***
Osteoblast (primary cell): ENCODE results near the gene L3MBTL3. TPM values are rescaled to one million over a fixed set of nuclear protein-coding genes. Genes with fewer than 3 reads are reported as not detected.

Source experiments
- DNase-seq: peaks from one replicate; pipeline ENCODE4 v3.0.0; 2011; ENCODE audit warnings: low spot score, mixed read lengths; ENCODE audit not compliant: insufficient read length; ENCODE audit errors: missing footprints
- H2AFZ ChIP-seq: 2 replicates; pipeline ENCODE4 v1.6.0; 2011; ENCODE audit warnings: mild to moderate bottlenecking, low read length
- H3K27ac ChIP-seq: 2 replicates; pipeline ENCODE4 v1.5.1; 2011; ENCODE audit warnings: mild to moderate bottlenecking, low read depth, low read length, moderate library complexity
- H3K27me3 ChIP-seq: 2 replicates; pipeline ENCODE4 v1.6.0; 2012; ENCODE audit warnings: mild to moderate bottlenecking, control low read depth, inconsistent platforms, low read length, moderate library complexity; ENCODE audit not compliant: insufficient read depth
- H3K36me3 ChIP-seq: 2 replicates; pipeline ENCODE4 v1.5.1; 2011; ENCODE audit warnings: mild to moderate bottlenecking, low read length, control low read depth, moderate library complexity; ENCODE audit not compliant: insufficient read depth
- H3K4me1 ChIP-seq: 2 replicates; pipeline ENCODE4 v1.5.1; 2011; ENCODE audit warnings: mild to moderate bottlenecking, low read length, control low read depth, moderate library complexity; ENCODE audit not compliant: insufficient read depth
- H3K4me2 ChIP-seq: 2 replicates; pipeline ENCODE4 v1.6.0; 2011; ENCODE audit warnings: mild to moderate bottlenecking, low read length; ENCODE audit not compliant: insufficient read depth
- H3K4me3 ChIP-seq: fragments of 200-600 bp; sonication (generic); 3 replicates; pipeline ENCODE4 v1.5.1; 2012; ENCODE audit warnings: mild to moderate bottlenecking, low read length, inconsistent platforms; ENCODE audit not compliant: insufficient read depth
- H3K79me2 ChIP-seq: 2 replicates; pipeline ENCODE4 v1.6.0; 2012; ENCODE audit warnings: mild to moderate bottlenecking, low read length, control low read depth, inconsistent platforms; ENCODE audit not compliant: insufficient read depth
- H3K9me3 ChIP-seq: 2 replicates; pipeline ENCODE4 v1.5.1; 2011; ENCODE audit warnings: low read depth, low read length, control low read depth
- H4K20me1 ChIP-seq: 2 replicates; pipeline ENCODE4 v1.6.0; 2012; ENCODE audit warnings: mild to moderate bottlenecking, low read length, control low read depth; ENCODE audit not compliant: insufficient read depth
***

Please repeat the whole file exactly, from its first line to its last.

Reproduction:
Osteoblast (primary cell): ENCODE results near the gene L3MBTL3. TPM values are rescaled to one million over a fixed set of nuclear protein-coding genes. Genes with fewer than 3 reads are reported as not detected.

Source experiments
- DNase-seq: peaks from one replicate; pipeline ENCODE4 v3.0.0; 2011; ENCODE audit warnings: low spot score, mixed read lengths; ENCODE audit not compliant: insufficient read length; ENCODE audit errors: missing footprints
- H2AFZ ChIP-seq: 2 replicates; pipeline ENCODE4 v1.6.0; 2011; ENCODE audit warnings: mild to moderate bottlenecking, low read length
- H3K27ac ChIP-seq: 2 replicates; pipeline ENCODE4 v1.5.1; 2011; ENCODE audit warnings: mild to moderate bottlenecking, low read depth, low read length, moderate library complexity
- H3K27me3 ChIP-seq: 2 replicates; pipeline ENCODE4 v1.6.0; 2012; ENCODE audit warnings: mild to moderate bottlenecking, control low read depth, inconsistent platforms, low read length, moderate library complexity; ENCODE audit not compliant: insufficient read depth
- H3K36me3 ChIP-seq: 2 replicates; pipeline ENCODE4 v1.5.1; 2011; ENCODE audit warnings: mild to moderate bottlenecking, low read length, control low read depth, moderate library complexity; ENCODE audit not compliant: insufficient read depth
- H3K4me1 ChIP-seq: 2 replicates; pipeline ENCODE4 v1.5.1; 2011; ENCODE audit warnings: mild to moderate bottlenecking, low read length, control low read depth, moderate library complexity; ENCODE audit not compliant: insufficient read depth
- H3K4me2 ChIP-seq: 2 replicates; pipeline ENCODE4 v1.6.0; 2011; ENCODE audit warnings: mild to moderate bottlenecking, low read length; ENCODE audit not compliant: insufficient read depth
- H3K4me3 ChIP-seq: fragments of 200-600 bp; sonication (generic); 3 replicates; pipeline ENCODE4 v1.5.1; 2012; ENCODE audit warnings: mild to moderate bottlenecking, low read length, inconsistent platforms; ENCODE audit not compliant: insufficient read depth
- H3K79me2 ChIP-seq: 2 replicates; pipeline ENCODE4 v1.6.0; 2012; ENCODE audit warnings: mild to moderate bottlenecking, low read length, control low read depth, inconsistent platforms; ENCODE audit not compliant: insufficient read depth
- H3K9me3 ChIP-seq: 2 replicates; pipeline ENCODE4 v1.5.1; 2011; ENCODE audit warnings: low read depth, low read length, control low read depth
- H4K20me1 ChIP-seq: 2 replicates; pipeline ENCODE4 v1.6.0; 2012; ENCODE audit warnings: mild to moderate bottlenecking, low read length, control low read depth; ENCODE audit not compliant: insufficient read depth